Making America Scared Again

After ruminating over the national conventions these past two weeks, I want to comment on the Republicans first. I am disturbed by their peddling of a fantasy that we are living in a post-apocalyptic scenario. The opening day of their convention was themed “Make America Safe Again”, despite the fact that violent crime has been declining in the United States since the early 90’s. In his speech that day, Sheriff David Clarke argued that to make America great again, the country would have to be safe again. He cited a recent Gallup poll finding that most Americans (53%) worry a great deal about violence in 2016—the highest since 2001. He spoke of a collapse of the social order in Ferguson, Baltimore, and Baton Rouge. And yet the United States at the end of the Obama years is in the midst of its lowest crime rates in 45 years. This was effectively brushed aside by Trump—he suggested we focus on very particular statistics about crime going up in big cities in 2015 relative to 2014. Afterward, Trump surrogate Newt Gingrich crowed about how politicians deal in feelings, not facts; implying he’d continue to encourage people to fantasize about a post-apocalyptic scenario that, of course, only Trump can save us from.

While Republicans may represent an extreme in fact-free politics, false beliefs about escalating violence are not unique to Republicans. News media—both mainstream and independent—have financial interests to cover violence vividly and thoroughly. And even when covering relatively mundane issues, the media looks for and encourages conflict as it commands more attention than agreement or complicated nuances. As CBS CEO Les Moonves put it in February in the context of the rise of Donald Trump’s politics, “It may not be good for America, but it’s damn good for CBS.” However, the problem is not as simple as the popular scorning of “the media” implies. Exclusively reporting mundane reality predictably gets lower ratings than more sensationalist fare. This is true for obvious reasons. Human beings find sex and violence far more interesting than subtle insight and comparative statistics. After all, the evolution of our consciousness, just as the evolution of all other living systems, has been driven by reproduction and survival (and so we’re particularly fascinated by sex and violence). And as a result of the same evolutionary history, we prefer narratives to make facts more memorable and comprehensible. It’s only natural that fantasy plays a central role in our society.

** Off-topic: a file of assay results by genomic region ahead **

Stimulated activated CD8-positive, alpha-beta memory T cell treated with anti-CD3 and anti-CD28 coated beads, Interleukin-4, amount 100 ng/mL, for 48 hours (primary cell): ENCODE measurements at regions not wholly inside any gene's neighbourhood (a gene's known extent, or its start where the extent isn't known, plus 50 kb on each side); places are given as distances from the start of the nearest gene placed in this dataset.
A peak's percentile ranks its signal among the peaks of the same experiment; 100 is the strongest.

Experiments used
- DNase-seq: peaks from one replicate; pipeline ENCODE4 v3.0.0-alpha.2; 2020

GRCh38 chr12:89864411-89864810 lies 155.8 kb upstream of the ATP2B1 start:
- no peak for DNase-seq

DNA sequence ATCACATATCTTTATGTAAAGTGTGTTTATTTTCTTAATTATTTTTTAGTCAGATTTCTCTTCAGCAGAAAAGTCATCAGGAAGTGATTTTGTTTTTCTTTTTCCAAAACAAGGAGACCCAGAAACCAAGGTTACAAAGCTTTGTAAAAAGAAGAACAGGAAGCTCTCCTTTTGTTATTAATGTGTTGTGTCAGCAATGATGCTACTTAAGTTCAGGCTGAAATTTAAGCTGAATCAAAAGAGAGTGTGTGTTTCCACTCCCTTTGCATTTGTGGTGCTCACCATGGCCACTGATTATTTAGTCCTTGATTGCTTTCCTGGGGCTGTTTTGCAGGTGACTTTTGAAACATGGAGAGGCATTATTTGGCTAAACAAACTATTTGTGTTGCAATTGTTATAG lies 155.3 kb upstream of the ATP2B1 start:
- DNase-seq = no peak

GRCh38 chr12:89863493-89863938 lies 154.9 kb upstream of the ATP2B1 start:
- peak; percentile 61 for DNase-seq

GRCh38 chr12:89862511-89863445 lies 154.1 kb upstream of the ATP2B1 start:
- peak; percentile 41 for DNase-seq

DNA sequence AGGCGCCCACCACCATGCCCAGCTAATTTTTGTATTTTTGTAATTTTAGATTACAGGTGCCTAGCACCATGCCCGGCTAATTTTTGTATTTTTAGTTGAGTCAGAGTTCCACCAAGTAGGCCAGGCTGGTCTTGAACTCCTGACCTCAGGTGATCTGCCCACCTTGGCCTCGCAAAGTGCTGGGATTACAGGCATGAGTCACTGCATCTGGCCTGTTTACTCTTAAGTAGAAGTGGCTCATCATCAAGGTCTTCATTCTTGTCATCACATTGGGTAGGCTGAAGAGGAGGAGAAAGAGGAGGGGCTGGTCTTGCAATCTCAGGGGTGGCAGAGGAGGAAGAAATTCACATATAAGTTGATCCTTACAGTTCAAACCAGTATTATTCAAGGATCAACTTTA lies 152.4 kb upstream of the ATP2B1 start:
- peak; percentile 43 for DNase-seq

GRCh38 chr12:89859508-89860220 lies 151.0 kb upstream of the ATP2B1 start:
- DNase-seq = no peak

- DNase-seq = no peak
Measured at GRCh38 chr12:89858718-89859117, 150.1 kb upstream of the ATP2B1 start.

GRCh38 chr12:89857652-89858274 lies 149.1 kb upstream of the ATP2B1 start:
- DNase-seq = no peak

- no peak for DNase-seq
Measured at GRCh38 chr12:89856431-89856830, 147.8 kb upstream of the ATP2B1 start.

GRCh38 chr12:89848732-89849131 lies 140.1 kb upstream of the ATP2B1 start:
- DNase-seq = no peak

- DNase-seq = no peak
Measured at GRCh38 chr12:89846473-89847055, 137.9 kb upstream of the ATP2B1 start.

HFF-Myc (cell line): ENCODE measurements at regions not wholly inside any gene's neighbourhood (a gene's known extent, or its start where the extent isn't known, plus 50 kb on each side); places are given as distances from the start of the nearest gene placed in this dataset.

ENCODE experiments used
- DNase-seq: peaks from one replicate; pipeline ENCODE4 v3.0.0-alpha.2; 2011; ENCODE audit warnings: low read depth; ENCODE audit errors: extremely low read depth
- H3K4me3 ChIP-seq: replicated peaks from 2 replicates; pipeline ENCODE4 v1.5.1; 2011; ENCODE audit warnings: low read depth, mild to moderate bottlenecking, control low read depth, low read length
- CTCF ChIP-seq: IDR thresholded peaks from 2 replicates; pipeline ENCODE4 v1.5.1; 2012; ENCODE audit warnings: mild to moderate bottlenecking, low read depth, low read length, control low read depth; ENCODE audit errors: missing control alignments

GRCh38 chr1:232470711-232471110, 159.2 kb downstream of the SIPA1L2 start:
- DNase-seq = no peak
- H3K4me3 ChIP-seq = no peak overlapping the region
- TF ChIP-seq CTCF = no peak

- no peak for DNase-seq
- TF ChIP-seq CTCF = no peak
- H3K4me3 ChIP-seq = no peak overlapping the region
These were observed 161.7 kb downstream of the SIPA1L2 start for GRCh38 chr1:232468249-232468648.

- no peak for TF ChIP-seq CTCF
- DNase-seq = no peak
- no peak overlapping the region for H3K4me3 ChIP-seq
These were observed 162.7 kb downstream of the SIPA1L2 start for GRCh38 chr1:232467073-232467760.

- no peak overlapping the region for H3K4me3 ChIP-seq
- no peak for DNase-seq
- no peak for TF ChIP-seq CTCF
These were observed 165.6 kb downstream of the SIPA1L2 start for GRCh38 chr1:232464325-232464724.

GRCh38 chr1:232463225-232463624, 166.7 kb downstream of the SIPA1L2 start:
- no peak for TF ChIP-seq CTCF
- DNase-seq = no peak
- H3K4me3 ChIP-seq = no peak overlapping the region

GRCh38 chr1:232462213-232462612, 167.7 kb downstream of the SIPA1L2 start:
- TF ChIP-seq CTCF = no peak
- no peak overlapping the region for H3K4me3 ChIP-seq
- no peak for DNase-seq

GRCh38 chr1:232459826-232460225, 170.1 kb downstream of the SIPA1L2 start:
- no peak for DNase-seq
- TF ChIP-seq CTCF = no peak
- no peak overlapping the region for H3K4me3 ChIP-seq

This central role of fantasy is troubling in the context of democracy. In the case of Donald Trump, what is most troubling is the fact that his ascension proves that there are tens of millions of Americans ready and willing to vote for a cartoon-like narcissist for president. Regardless of who wins in November, this group will continue to live in a shared fantasy world. Trash talk radio will continue to make money patting listeners on the back for seeing the world “as it really is” (i.e., for living in this shared fantasy world). The Republican establishment fought hard to defeat Trump… and lost. Trump’s rise is genuinely populist… and delusional. This is a problem that our media has failed and continues to fail to cover.

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